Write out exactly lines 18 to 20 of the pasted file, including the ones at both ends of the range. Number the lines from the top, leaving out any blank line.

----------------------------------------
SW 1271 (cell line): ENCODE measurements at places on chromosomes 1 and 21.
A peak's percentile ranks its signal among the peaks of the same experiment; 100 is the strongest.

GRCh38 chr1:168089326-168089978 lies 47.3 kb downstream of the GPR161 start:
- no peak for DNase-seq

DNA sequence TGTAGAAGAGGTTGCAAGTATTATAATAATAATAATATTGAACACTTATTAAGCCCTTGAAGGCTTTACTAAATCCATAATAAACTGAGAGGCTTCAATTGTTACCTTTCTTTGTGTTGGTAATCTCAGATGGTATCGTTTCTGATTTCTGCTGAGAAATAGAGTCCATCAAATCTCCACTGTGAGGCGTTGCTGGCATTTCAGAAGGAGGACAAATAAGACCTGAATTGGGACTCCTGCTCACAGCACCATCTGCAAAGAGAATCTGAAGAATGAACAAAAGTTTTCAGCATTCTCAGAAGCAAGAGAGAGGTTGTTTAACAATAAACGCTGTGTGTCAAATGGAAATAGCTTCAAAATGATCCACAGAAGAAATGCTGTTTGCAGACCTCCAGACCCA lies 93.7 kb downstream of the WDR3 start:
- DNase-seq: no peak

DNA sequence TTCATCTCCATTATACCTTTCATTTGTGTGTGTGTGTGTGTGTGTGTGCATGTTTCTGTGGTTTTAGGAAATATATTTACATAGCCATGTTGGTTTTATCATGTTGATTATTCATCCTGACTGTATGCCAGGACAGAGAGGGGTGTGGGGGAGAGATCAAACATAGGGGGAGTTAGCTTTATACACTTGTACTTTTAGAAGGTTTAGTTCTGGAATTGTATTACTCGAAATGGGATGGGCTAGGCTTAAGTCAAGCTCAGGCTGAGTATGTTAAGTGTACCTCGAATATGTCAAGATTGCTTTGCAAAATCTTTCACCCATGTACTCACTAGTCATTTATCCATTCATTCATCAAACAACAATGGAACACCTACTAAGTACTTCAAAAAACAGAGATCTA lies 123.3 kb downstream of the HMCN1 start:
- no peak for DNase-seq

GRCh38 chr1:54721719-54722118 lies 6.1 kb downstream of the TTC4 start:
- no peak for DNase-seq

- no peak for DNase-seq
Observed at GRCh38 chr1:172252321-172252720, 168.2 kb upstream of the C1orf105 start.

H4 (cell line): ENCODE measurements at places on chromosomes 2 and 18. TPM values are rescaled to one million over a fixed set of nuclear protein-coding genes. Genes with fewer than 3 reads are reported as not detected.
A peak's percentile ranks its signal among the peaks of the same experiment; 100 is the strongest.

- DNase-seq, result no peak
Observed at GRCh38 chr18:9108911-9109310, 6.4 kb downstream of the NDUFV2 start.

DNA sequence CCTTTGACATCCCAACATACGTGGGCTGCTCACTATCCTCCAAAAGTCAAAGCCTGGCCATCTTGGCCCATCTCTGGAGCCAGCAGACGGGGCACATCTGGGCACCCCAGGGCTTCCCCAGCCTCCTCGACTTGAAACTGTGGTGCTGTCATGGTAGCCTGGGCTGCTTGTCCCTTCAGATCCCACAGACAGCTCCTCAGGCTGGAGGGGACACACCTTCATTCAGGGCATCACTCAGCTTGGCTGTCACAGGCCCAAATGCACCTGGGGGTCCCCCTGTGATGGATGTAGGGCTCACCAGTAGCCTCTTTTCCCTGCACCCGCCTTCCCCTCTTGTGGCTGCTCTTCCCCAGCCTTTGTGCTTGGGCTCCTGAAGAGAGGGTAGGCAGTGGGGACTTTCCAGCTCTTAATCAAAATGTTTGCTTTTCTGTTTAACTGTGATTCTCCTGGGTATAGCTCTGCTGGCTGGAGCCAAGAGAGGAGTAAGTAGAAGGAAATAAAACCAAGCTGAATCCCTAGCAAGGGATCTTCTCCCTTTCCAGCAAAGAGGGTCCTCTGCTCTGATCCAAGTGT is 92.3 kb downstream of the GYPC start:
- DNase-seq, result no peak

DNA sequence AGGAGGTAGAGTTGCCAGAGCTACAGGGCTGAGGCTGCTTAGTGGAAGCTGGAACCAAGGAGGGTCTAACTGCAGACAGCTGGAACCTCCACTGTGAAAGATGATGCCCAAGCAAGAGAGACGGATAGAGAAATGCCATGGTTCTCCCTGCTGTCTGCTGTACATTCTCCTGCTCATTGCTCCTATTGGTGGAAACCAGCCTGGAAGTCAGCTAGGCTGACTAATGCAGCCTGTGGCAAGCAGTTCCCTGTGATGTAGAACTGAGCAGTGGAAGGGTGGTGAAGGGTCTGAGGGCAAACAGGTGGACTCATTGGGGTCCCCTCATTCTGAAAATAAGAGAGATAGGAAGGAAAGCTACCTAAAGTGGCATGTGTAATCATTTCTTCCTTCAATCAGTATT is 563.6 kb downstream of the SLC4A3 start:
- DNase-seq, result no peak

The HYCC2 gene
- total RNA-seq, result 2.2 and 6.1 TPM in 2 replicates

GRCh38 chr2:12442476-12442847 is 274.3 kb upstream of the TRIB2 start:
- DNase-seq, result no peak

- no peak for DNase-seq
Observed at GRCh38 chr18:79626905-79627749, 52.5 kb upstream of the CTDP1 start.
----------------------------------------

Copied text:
- DNase-seq, result no peak

DNA sequence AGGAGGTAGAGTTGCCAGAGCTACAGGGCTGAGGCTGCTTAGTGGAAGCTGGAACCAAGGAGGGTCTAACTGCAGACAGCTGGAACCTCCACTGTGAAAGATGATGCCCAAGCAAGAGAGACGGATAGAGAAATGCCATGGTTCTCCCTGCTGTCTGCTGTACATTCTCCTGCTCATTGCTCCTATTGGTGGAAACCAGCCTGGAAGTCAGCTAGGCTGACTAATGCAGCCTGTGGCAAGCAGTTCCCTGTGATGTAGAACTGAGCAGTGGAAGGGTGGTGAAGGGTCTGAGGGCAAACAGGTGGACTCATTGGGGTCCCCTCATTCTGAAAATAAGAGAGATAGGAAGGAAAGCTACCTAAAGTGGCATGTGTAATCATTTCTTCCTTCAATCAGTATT is 563.6 kb downstream of the SLC4A3 start:
- DNase-seq, result no peak